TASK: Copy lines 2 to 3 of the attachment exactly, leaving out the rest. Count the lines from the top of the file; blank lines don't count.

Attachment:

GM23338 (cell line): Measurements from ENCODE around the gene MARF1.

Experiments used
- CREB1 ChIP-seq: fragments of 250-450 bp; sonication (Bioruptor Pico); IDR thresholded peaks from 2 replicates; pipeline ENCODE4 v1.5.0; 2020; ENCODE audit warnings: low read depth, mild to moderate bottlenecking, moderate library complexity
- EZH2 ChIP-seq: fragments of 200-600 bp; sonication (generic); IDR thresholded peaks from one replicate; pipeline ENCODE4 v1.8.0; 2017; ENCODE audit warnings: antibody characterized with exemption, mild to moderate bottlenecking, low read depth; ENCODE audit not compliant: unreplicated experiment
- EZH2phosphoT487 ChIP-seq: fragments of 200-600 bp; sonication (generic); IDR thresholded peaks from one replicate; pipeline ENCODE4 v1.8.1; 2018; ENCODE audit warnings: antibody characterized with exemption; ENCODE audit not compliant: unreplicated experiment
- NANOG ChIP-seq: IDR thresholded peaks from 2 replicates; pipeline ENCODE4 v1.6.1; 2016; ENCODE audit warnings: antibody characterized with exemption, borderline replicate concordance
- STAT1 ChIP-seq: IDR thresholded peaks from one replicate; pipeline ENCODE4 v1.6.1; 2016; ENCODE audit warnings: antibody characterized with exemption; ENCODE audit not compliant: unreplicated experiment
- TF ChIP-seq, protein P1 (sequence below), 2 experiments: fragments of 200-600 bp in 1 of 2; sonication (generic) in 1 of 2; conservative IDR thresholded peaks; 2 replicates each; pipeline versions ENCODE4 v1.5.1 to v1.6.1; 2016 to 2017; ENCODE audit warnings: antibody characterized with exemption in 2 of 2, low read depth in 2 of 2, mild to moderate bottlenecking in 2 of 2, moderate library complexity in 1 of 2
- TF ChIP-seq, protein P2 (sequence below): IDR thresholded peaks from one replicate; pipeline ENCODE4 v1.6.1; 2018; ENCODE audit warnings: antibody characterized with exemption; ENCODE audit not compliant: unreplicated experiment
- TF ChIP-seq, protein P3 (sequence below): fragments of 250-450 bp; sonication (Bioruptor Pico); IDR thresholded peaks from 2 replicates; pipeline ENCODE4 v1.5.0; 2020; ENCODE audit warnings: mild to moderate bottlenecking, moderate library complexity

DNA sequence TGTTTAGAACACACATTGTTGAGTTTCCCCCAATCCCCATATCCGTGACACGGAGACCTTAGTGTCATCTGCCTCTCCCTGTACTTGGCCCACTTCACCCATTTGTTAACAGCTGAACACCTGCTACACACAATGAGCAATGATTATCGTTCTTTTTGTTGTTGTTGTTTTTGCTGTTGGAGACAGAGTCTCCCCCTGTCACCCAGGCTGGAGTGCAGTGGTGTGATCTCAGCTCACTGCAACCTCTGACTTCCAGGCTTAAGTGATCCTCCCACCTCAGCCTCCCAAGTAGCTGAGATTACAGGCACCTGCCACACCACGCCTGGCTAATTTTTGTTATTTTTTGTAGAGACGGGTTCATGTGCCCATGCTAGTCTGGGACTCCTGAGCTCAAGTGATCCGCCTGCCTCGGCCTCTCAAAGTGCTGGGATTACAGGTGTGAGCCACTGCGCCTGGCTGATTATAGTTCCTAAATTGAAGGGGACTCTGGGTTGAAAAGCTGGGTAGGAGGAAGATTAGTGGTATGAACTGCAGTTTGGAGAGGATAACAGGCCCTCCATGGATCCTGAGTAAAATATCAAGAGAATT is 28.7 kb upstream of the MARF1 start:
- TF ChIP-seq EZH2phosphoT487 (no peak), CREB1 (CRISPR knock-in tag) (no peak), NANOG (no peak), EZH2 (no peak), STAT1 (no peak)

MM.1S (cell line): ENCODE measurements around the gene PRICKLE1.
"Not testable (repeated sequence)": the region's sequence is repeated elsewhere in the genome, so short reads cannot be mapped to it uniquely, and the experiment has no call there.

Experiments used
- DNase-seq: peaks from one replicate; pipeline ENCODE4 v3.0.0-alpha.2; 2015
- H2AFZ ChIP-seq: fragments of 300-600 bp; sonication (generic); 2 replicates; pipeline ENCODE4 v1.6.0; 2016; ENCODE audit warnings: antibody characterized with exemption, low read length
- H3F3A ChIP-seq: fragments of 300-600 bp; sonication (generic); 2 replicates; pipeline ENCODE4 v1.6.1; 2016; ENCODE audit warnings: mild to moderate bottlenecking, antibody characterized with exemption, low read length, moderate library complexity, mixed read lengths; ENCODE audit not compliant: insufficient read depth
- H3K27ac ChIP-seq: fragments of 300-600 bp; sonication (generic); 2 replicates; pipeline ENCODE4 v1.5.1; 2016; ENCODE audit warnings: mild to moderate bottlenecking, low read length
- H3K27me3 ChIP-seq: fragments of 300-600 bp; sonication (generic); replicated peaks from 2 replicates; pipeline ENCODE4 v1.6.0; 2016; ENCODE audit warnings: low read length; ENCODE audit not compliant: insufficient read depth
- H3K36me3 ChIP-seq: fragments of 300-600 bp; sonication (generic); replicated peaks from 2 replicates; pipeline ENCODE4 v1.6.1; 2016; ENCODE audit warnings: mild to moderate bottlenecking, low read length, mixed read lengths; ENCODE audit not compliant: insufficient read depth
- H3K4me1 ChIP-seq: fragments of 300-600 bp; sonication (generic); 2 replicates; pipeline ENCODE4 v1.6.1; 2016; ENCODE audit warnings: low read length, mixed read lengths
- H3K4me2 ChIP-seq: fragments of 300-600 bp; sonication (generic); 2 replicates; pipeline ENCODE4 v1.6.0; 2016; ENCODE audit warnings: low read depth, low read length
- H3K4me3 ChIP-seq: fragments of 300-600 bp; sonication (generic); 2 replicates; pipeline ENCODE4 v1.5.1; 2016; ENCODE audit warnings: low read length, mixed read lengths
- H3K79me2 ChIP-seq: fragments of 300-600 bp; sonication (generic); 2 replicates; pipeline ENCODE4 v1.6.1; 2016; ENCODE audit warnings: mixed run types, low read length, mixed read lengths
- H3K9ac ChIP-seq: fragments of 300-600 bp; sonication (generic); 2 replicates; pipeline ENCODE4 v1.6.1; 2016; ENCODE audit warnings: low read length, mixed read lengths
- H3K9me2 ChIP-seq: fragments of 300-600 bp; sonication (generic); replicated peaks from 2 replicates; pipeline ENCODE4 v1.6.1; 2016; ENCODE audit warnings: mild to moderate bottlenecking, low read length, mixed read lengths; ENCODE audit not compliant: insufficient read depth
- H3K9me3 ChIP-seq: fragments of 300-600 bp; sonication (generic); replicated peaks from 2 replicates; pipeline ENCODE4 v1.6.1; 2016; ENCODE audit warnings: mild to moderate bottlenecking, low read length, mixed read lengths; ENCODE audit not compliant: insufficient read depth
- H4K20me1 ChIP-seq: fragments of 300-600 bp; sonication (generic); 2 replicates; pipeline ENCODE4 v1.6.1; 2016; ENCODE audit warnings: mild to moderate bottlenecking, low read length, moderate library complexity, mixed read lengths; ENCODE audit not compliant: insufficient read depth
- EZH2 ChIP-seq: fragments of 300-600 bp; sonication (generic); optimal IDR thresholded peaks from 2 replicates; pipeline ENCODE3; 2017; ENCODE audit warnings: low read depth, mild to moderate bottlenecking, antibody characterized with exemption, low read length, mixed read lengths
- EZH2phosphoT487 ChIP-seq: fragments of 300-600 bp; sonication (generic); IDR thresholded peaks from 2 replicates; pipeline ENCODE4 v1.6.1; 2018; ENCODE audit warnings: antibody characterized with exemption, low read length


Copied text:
Experiments used
- CREB1 ChIP-seq: fragments of 250-450 bp; sonication (Bioruptor Pico); IDR thresholded peaks from 2 replicates; pipeline ENCODE4 v1.5.0; 2020; ENCODE audit warnings: low read depth, mild to moderate bottlenecking, moderate library complexity